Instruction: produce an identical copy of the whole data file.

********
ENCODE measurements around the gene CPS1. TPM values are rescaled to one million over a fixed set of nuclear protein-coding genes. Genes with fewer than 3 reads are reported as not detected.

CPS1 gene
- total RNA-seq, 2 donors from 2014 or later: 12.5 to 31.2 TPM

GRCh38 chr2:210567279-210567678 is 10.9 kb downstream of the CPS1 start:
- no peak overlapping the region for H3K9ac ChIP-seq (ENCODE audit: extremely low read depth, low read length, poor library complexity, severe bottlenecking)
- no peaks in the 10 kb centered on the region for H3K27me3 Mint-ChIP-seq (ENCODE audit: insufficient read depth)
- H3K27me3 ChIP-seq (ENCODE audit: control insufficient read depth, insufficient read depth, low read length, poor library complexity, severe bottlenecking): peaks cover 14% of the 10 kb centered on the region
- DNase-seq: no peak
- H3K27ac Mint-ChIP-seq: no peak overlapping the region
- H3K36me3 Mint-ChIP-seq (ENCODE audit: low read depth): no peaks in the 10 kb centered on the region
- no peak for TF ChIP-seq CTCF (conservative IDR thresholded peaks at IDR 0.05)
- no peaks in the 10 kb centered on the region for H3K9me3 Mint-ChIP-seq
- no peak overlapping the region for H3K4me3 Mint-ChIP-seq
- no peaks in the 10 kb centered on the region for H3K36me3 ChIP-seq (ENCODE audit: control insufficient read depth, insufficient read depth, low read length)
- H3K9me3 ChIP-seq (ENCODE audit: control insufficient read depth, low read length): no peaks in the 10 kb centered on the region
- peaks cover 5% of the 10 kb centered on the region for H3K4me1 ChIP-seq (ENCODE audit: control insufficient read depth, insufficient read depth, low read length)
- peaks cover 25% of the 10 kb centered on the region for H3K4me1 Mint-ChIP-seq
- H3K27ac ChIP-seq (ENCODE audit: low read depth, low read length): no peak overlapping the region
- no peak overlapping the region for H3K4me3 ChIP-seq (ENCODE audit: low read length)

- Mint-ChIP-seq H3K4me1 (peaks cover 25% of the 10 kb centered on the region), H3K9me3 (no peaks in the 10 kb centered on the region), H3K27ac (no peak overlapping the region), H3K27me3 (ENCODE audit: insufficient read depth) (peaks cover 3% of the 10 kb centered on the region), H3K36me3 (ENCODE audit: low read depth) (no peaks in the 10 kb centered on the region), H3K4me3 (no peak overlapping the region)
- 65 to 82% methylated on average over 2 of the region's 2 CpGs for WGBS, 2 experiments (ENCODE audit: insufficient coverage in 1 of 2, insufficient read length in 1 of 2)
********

ENCODE measurements around the gene CPS1. TPM values are rescaled to one million over a fixed set of nuclear protein-coding genes. Genes with fewer than 3 reads are reported as not detected.

CPS1 gene
- total RNA-seq, 2 donors from 2014 or later: 12.5 to 31.2 TPM

GRCh38 chr2:210567279-210567678 is 10.9 kb downstream of the CPS1 start:
- no peak overlapping the region for H3K9ac ChIP-seq (ENCODE audit: extremely low read depth, low read length, poor library complexity, severe bottlenecking)
- no peaks in the 10 kb centered on the region for H3K27me3 Mint-ChIP-seq (ENCODE audit: insufficient read depth)
- H3K27me3 ChIP-seq (ENCODE audit: control insufficient read depth, insufficient read depth, low read length, poor library complexity, severe bottlenecking): peaks cover 14% of the 10 kb centered on the region
- DNase-seq: no peak
- H3K27ac Mint-ChIP-seq: no peak overlapping the region
- H3K36me3 Mint-ChIP-seq (ENCODE audit: low read depth): no peaks in the 10 kb centered on the region
- no peak for TF ChIP-seq CTCF (conservative IDR thresholded peaks at IDR 0.05)
- no peaks in the 10 kb centered on the region for H3K9me3 Mint-ChIP-seq
- no peak overlapping the region for H3K4me3 Mint-ChIP-seq
- no peaks in the 10 kb centered on the region for H3K36me3 ChIP-seq (ENCODE audit: control insufficient read depth, insufficient read depth, low read length)
- H3K9me3 ChIP-seq (ENCODE audit: control insufficient read depth, low read length): no peaks in the 10 kb centered on the region
- peaks cover 5% of the 10 kb centered on the region for H3K4me1 ChIP-seq (ENCODE audit: control insufficient read depth, insufficient read depth, low read length)
- peaks cover 25% of the 10 kb centered on the region for H3K4me1 Mint-ChIP-seq
- H3K27ac ChIP-seq (ENCODE audit: low read depth, low read length): no peak overlapping the region
- no peak overlapping the region for H3K4me3 ChIP-seq (ENCODE audit: low read length)

- Mint-ChIP-seq H3K4me1 (peaks cover 25% of the 10 kb centered on the region), H3K9me3 (no peaks in the 10 kb centered on the region), H3K27ac (no peak overlapping the region), H3K27me3 (ENCODE audit: insufficient read depth) (peaks cover 3% of the 10 kb centered on the region), H3K36me3 (ENCODE audit: low read depth) (no peaks in the 10 kb centered on the region), H3K4me3 (no peak overlapping the region)
- 65 to 82% methylated on average over 2 of the region's 2 CpGs for WGBS, 2 experiments (ENCODE audit: insufficient coverage in 1 of 2, insufficient read length in 1 of 2)